ID: 24152843
Brings back memories of days at Big Blue. Anyway....

Since you have decided to use shared server, have you any more specifics than "a few thousand" users? What is the architecture of the system? Are these real individual users with full DB sessions, or are you estimating based on a web application.

If this is a web app, I would be doing dedicated server, tuned for maybe 250-500 processes, with connection pooling in the app server.

A few thousand full-session users is a LOT for a single node Oracle box, and I would recommend shared in that case, but I also agree with markgeer, you have a lot of horsepower for only 16GB of RAM. I've had much fewer users on a box with 64GB!

Have you considered RAC?
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by:mrjoltcola
ID: 24152951
I do not use RAID5 anymore due to bad experience. It has multiple weaknesses that make it unattractive. Recovery time and redundancy are both worse than RAID10. mark's point about data on RAID 5 for reads is true, but the read advantage is not enough to make me choose RAID5 anymore.

I have had multiple systems that lost multiple drives in a RAID 5 before anyone caught it, and the whole volume was toast.

The times we do lose a RAID5 drive, the rebuilds are longer by far.

With RAID10 you can afford to lose multiples, as long as you don't lose both in a mirror and I have experienced this in a live system with a small 4 drives setup, I had 2 drives fail at the SAME time! The RAID10 kept on trucking because I only lost one from each mirror. Yes I was a bit lucky, but not as lucky as I would have to be with RAID5.

With large caches and large SGA, RAID 5 is not for me. Just my 2 cents.
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by:ocgstyles
ID: 24153165
@markgeer
We haven't had any problems with amount of RAM as of yet, but then again the system is fairly new, and not yet up to maximum capacity.  We'll know if that is adequate in a few months.  Since we are still in the deploy phase, most of the time the box is idle...

Yes, the SAN does have a write cache.  The database sees the data as commited when both write caches (mirrored) have the data.  Shortly after redo logs are archived, they are moved to tape.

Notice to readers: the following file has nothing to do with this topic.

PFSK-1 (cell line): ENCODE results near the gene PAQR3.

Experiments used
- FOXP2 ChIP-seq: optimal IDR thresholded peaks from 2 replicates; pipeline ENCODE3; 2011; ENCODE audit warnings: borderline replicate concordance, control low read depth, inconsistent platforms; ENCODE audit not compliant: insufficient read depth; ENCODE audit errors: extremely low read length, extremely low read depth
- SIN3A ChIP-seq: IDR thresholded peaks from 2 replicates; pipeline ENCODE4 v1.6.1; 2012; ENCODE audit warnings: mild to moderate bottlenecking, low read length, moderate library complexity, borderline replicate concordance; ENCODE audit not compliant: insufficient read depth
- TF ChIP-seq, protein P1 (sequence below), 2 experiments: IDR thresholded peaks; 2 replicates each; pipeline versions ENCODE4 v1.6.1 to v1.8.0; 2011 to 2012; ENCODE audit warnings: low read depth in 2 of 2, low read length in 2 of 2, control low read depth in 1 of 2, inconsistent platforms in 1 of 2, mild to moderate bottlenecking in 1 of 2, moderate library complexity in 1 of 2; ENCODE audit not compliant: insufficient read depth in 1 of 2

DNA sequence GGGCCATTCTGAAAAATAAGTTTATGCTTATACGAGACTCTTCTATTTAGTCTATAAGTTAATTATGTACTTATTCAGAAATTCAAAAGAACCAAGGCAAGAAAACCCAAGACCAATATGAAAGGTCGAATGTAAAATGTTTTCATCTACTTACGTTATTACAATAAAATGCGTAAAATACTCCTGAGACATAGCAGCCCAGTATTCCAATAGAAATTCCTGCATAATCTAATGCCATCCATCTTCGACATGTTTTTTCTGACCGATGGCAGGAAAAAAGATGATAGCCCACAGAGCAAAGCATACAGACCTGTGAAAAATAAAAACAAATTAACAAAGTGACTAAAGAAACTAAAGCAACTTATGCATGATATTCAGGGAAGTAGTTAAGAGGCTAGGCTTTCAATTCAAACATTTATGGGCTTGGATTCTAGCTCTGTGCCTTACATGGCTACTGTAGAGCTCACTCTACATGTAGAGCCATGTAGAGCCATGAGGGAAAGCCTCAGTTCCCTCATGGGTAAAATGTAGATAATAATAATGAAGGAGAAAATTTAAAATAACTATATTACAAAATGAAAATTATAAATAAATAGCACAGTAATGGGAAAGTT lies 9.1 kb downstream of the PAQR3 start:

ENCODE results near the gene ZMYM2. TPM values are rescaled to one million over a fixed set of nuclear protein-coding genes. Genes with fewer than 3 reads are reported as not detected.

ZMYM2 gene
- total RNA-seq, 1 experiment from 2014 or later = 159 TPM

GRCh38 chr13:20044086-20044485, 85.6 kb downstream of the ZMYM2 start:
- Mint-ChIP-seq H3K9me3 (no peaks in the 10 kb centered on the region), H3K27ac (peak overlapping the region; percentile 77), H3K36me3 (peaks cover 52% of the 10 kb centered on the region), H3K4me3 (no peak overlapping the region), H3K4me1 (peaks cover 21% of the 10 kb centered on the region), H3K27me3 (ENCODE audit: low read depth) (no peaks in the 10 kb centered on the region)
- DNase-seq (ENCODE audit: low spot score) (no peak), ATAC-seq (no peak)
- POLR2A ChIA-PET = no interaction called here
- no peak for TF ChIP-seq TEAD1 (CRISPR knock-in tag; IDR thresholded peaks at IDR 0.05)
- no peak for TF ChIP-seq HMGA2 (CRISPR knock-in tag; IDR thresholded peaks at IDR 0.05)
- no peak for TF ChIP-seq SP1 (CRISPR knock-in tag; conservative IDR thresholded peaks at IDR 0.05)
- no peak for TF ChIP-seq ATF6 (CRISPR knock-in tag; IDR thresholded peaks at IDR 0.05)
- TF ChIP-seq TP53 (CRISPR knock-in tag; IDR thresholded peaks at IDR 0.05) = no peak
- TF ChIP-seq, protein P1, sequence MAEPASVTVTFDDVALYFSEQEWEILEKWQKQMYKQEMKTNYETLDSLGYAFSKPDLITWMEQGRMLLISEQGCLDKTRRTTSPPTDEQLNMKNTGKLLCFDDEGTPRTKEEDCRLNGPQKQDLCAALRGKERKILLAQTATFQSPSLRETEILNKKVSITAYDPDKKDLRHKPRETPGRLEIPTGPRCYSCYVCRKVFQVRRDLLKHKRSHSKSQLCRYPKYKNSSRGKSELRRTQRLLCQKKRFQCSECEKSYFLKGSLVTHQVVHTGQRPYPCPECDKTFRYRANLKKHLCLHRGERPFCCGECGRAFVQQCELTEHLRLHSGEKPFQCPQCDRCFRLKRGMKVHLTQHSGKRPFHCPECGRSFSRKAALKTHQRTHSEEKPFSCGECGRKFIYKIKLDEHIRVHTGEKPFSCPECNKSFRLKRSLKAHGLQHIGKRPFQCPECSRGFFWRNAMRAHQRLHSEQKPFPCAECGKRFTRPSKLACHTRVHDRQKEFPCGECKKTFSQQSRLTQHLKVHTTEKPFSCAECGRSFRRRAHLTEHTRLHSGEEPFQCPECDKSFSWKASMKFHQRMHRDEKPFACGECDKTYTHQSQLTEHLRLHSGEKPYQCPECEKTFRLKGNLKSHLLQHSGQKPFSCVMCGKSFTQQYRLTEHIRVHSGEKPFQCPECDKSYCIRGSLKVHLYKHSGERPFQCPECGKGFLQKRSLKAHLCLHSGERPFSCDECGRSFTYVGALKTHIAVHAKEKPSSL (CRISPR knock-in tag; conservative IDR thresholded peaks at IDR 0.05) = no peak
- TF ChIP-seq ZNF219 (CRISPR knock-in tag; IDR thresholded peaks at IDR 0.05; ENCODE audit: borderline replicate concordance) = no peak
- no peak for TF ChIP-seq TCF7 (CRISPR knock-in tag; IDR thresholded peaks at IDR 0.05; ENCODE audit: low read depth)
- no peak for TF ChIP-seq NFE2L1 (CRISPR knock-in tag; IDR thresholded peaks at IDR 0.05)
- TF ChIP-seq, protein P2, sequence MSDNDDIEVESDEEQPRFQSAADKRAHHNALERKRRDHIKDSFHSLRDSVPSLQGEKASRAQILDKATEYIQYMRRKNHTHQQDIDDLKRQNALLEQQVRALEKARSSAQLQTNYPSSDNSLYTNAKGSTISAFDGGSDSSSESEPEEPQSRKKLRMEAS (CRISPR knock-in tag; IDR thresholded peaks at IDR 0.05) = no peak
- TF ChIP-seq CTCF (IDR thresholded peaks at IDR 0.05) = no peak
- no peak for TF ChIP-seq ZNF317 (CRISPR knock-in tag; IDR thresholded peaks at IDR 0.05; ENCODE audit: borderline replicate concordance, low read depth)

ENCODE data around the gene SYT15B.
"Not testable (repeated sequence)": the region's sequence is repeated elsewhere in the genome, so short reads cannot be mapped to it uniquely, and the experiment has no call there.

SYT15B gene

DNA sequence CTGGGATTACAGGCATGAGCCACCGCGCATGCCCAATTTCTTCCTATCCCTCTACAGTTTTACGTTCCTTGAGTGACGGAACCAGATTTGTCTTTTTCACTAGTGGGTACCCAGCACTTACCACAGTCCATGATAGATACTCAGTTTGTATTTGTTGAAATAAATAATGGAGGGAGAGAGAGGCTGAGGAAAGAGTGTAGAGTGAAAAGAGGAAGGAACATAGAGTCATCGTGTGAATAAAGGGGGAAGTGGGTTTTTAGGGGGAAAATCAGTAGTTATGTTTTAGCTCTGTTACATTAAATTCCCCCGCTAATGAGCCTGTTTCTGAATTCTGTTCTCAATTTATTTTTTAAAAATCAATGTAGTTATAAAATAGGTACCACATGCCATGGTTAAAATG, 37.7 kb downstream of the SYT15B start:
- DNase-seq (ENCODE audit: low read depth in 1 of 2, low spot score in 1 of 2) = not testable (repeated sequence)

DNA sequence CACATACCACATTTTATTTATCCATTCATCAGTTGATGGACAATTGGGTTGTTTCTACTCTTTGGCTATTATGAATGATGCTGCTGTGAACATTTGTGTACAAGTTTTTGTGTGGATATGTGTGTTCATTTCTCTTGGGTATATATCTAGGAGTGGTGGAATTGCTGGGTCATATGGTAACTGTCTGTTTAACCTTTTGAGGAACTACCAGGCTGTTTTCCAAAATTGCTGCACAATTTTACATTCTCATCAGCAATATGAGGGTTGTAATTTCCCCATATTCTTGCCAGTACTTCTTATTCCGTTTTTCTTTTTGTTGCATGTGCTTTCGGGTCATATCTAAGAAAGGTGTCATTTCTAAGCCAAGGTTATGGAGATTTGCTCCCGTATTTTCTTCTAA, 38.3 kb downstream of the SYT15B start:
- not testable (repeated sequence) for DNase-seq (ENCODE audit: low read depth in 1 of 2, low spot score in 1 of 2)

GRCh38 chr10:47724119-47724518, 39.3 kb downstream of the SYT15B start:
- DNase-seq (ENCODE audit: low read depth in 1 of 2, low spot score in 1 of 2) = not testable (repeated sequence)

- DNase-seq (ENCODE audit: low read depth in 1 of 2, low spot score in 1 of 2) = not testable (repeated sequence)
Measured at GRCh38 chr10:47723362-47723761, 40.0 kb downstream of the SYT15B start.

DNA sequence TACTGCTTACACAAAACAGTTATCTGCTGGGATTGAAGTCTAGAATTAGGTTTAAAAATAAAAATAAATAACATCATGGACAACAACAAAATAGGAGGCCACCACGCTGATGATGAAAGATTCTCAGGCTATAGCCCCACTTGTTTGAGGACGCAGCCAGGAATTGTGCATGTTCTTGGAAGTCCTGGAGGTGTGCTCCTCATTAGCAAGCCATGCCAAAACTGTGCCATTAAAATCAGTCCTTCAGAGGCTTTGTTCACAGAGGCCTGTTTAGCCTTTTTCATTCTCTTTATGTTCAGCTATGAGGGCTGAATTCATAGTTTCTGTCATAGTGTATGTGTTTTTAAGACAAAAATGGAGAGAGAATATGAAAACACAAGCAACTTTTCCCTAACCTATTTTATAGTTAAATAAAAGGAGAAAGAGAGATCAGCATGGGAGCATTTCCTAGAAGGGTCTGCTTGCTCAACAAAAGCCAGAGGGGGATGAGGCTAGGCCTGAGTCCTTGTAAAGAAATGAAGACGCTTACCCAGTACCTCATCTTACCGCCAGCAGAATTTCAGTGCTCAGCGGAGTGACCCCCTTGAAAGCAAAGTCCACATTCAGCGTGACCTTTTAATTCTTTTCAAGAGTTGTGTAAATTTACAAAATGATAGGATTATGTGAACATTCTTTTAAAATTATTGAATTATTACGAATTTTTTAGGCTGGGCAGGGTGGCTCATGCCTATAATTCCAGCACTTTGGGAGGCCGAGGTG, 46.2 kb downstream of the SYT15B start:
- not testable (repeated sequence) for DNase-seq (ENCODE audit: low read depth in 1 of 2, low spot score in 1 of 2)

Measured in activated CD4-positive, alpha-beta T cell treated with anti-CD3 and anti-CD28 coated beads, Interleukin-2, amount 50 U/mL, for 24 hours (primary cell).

I think I reversed the data drive layout.  I think it was supposed to be 4 8-drive RAID10 arrays.  I'd have to check my notes...  The sysadmins that set all the disk up did a few other Oracle databases, and they handle much more volume than this will, so I'm kinda going by what they give me at this point.  So far, its working...  

@mrjoltcola
The other connections are (~300) stores.  The database connections could be from client computers or from handheld devices.  On average, there may be between 8-10 connections per store, but honestly, most of those connections just idle connections most of the time.  I don't anticipate constant usage from all of these connections in a store.  The connections do remain active throughout the day even know someone isn't using the client device.  Because of that, I thought the shared server would be a better way to go.  Otherwise I'd have ~3000 client connections, with their own PGAs, etc.... just doing nothing but wasting RAM.  I'd figure somehow tune the shared server for ~100 concurrent sessions.  

There were talks of RAC, but that idea was scrapped for some reason...

Also, I do recall other systems that suffered failures on RAID5...  maybe that's why the sysadmins stayed away from that for the data... ???
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by:mrjoltcola
ID: 24153195
>>The other connections are (~300) stores

1) What is a store?
2) Handheld devices with a persistent connection to your DB? What sort of client is running on the handheld? Have you considered a synchronization architecture like Oracle Lite or iAnywhere that does not need persistent connections, or wouldn't that work for your design?

Anyway, I don't mean to question everything, I think shared server is appropriate if you really have this many connections, I was just curious about the architecture.
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by:schwertner
ID: 24155147
Please do not mix  " few thousand connections" with  "few thousand Oracle sessions".
Practically "few thousand Oracle sessions" will not work.
The Oracle DB will colapse.

There are midletier products like Application servers that use connection pooling
and use significant less Oracle sessions for the " few thousand connections"
that in fact are " few thousand WEB concurent users"

Your decission to use shared mode is correct, but the problem lies in the application
and their load balancing.
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Author Closing Comment

by:ocgstyles
ID: 31570109
Most of the config was with my listeners, but this was the partial solution.  Still testing...